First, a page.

I’d also used a bleach and baking soda mix on all tiles.

The tub with the new silicon sealant.

The result of my work – a home nicer for me having been there.

After giving it time to dry, I carefully applied clear silicon.

As usual, I followed my High School ceramic teacher’s wise words: “An artist’s best tools are his hands.”

Actually, I put silicon everywhere the tile meets the tub. And it’s all perfectly smooth as well so dirt dust won’t accumulate.

Another “hostess thank you project”

At another home, I became aware that the hallway mirror was there to cover a hole left by the removal of an intercom.

This required a trip to the home repair center for sandpaper, some scrap sheet board (wallboard) and a box of power Joint Compound that you mix with water to create the plaster.

First, I sanded off the wallpaper and various bumps. Then I cut the plasterboard to best fit the hole. Next, I mixed some compound and packed it into the gaps. I was careful to put a lot of Compound in there to create a solid wall. The patching was done in several stages as the first patching needed to set before I fit more wallboard to fit the rest of the hole. (It would have been ideal to have a piece the full size…)

Sealing a hole in the wall to say thank you to my host

No more hole!

I don’t have a photo of the final result, but I sanded it to smooth, seamless perfection.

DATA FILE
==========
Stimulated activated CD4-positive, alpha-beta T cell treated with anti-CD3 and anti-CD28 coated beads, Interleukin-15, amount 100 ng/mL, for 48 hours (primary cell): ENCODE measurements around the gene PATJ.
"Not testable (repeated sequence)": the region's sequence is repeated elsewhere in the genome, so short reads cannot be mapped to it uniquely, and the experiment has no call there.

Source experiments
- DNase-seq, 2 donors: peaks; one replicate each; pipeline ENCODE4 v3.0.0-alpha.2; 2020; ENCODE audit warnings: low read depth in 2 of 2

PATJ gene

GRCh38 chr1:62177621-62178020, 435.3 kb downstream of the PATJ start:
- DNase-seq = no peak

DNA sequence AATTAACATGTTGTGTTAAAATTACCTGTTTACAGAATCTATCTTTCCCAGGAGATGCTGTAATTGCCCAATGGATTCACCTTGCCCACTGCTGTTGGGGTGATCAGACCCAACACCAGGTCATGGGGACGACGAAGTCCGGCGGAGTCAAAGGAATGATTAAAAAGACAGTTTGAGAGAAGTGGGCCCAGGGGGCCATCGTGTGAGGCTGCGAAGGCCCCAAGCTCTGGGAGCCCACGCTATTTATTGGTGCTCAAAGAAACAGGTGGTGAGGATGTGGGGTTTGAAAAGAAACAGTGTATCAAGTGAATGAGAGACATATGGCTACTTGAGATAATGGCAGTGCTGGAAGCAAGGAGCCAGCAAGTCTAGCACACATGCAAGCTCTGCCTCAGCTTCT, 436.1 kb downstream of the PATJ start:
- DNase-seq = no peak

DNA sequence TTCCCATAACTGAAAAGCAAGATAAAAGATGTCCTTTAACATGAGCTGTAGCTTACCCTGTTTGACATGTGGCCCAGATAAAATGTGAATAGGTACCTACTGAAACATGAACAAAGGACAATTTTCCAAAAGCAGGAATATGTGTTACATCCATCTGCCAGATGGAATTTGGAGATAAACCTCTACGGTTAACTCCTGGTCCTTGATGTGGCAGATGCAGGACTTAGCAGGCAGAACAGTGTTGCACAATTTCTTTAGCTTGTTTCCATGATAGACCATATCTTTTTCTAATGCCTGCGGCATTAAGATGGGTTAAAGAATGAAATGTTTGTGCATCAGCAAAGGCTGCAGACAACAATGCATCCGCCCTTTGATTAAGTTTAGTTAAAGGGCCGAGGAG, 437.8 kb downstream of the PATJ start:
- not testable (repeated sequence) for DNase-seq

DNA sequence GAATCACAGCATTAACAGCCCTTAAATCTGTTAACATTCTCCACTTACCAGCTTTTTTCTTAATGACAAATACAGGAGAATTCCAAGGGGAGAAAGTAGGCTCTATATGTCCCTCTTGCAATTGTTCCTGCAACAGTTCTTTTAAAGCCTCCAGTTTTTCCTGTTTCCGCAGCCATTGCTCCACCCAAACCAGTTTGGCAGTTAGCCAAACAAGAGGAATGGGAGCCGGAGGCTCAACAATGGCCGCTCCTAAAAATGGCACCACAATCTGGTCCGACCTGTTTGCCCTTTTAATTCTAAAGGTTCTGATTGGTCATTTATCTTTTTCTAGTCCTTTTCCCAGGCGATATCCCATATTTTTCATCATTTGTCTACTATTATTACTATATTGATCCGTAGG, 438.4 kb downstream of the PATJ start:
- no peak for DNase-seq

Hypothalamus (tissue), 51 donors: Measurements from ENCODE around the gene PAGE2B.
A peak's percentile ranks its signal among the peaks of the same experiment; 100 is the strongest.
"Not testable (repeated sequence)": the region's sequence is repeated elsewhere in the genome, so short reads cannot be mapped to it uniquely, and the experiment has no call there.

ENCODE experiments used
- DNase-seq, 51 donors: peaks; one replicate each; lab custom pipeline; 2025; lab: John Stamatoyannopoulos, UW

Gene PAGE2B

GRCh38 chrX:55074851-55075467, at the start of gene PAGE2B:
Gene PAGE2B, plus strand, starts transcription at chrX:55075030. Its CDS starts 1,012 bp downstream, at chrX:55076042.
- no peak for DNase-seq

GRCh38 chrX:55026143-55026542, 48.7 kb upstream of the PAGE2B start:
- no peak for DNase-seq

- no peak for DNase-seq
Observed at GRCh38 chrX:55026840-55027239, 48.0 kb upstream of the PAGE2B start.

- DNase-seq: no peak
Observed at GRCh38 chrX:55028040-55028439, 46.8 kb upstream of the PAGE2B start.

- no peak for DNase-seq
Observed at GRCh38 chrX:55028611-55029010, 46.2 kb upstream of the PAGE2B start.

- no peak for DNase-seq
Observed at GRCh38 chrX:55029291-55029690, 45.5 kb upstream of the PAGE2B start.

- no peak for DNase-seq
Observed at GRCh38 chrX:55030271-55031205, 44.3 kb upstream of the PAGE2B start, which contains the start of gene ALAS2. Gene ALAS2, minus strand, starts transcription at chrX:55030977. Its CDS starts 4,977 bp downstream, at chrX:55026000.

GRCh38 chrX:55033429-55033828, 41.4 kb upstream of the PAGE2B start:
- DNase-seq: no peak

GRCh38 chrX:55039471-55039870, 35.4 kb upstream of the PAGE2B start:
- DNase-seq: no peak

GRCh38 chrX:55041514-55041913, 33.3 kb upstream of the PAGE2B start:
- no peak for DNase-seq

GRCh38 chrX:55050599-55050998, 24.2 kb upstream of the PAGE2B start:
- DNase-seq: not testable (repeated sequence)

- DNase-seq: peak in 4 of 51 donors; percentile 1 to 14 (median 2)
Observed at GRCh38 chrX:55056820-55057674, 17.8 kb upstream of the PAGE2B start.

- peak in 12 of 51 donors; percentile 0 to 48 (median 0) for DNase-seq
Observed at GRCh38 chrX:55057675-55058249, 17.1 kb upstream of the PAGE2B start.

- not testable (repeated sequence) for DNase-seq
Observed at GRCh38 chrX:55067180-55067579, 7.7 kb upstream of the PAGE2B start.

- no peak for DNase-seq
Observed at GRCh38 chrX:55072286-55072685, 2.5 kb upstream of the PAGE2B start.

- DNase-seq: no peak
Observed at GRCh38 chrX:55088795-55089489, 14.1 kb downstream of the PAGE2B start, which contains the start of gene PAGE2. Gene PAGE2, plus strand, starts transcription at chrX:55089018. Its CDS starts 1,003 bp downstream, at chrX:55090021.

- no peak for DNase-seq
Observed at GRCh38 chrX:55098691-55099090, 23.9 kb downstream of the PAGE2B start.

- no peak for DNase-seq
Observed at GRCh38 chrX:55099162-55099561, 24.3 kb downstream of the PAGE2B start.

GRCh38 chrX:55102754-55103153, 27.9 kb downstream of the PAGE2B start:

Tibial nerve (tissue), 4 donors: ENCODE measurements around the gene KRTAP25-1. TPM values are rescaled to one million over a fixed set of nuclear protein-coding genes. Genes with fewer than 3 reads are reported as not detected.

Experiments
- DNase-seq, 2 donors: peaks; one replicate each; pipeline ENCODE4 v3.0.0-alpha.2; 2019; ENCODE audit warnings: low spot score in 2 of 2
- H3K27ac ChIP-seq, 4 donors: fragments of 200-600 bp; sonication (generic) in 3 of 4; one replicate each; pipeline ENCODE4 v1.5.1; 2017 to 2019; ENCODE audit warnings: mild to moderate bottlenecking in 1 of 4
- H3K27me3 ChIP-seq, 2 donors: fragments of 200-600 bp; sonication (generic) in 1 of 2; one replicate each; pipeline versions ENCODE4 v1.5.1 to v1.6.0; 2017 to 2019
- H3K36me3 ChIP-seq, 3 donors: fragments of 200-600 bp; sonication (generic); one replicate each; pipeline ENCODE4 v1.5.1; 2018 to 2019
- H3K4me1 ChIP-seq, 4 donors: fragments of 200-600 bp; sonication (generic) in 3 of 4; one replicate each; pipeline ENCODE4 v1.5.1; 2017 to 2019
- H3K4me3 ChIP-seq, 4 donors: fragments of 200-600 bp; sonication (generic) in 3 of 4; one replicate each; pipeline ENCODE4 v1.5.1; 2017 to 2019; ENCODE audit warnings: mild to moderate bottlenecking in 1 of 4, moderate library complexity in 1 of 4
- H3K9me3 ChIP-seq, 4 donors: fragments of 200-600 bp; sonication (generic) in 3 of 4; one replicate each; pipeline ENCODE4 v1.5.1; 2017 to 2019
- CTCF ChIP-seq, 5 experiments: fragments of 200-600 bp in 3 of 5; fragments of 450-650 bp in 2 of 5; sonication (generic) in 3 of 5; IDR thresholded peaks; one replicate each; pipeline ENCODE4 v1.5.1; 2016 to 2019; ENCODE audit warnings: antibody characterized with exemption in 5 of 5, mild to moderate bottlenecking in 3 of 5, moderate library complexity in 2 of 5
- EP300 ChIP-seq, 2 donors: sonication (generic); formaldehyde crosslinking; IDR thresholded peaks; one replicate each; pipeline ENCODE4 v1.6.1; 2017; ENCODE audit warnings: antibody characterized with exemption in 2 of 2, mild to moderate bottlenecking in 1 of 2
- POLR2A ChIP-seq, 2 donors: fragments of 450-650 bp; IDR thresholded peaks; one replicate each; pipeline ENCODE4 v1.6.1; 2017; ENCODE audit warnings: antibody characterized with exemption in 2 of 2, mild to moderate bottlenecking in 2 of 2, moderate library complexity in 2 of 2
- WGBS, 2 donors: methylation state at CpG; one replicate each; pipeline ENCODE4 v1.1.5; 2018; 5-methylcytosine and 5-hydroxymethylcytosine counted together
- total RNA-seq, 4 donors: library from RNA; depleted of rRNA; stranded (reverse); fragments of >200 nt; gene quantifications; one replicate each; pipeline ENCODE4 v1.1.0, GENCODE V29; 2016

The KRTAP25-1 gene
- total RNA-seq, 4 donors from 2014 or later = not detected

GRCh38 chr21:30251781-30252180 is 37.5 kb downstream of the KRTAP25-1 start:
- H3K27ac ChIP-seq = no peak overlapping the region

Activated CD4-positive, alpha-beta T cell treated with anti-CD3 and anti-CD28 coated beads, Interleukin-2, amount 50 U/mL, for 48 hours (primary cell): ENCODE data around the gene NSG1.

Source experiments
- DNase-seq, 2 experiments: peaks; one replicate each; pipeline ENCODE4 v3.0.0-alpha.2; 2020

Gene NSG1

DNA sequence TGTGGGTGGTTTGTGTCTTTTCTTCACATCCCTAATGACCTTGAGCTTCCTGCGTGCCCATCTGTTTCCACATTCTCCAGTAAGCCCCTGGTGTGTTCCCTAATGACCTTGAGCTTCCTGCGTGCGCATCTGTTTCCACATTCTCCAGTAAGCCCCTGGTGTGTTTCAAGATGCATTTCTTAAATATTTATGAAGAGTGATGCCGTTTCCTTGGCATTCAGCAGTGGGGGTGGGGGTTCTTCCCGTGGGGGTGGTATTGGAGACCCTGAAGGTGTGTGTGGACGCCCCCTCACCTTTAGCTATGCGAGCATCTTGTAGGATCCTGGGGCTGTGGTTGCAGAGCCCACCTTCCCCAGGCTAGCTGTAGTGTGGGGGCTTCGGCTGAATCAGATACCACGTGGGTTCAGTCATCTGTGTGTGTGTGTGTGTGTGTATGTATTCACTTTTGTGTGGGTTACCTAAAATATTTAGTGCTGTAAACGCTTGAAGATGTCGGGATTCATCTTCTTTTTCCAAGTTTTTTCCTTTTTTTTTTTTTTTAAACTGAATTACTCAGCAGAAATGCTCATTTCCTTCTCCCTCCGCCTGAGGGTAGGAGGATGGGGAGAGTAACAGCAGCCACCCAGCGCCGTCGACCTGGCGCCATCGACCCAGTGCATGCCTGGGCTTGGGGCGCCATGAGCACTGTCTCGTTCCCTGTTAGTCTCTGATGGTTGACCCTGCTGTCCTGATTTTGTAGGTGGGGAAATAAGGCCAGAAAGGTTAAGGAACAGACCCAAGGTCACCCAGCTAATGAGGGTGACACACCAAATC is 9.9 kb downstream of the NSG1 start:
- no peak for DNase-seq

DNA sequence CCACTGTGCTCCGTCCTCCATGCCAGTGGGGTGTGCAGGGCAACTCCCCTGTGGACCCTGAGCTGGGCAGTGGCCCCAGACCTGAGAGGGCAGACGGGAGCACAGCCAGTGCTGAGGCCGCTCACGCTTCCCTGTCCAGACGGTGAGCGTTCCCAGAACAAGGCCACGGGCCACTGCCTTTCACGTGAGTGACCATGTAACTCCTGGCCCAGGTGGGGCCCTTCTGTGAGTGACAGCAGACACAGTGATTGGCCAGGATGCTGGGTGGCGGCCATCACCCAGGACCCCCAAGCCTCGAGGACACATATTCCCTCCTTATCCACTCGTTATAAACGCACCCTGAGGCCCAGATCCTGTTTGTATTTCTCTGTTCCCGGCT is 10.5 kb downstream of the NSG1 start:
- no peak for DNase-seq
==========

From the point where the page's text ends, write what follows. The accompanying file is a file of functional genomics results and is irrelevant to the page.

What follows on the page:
A more common “hostess thank you project”

Here’s another project: 1960s tiles on a kitchen counter. My hostess was about to try renting out her condo so there was grout to be patched. The best way to patch is to clean the old stuff first so the new grout will match. That’s where I came in. I returned this tile to fresh, clean white — without adding scratches that make them dirtier in the long-run.

Cleaning 1960s kitchen tiles

Cleaning 1960s kitchen tiles

Other thankyou projects I have done in various homes

  • At one home I washed all of the entry-way, kitchen and hallway walls.
  • At another, I cleaned the well-dirtied kitchen cabinet doors, removing about 20 years of yellowing grime from the kitchen floor. After scrubbing the shower walls, first.
  • I have also rewired electrical outlets or lamps.
  • I have rewired telephone wires outlets.
  • I have cleaned up computers.
  • I have written business materials.
  • I have driven my hosts to or from the airport several times.
  • I have taught my award-winning chocolate chip cookie recipe.
  • I have baked cakes.
  • I have cooked meals.
  • I have babysat.
  • I’ ve taken care of a rabbit.
  • I have put together furniture.
  • I have painted walls.
  • I have cleaned all the nooks inside of refrigerators.
  • I have hung shelving.
  • I have sanded furniture to smooth edges. Once was at a hostel, where the bunk’s metal frame as it was cutting guests. I used my metal nail file to smooth out the stray metal.
  • I have also gone into a local supermarket and bought or arranged a gift card to cover food — even when the market didn’t really have gift cards.

About the cleaning:
I don’t clean because people’s homes are dirty. I do it just to make their lives a bit easier. After all, they made my life greater by inviting me into their homes to experience their towns, cities, countries.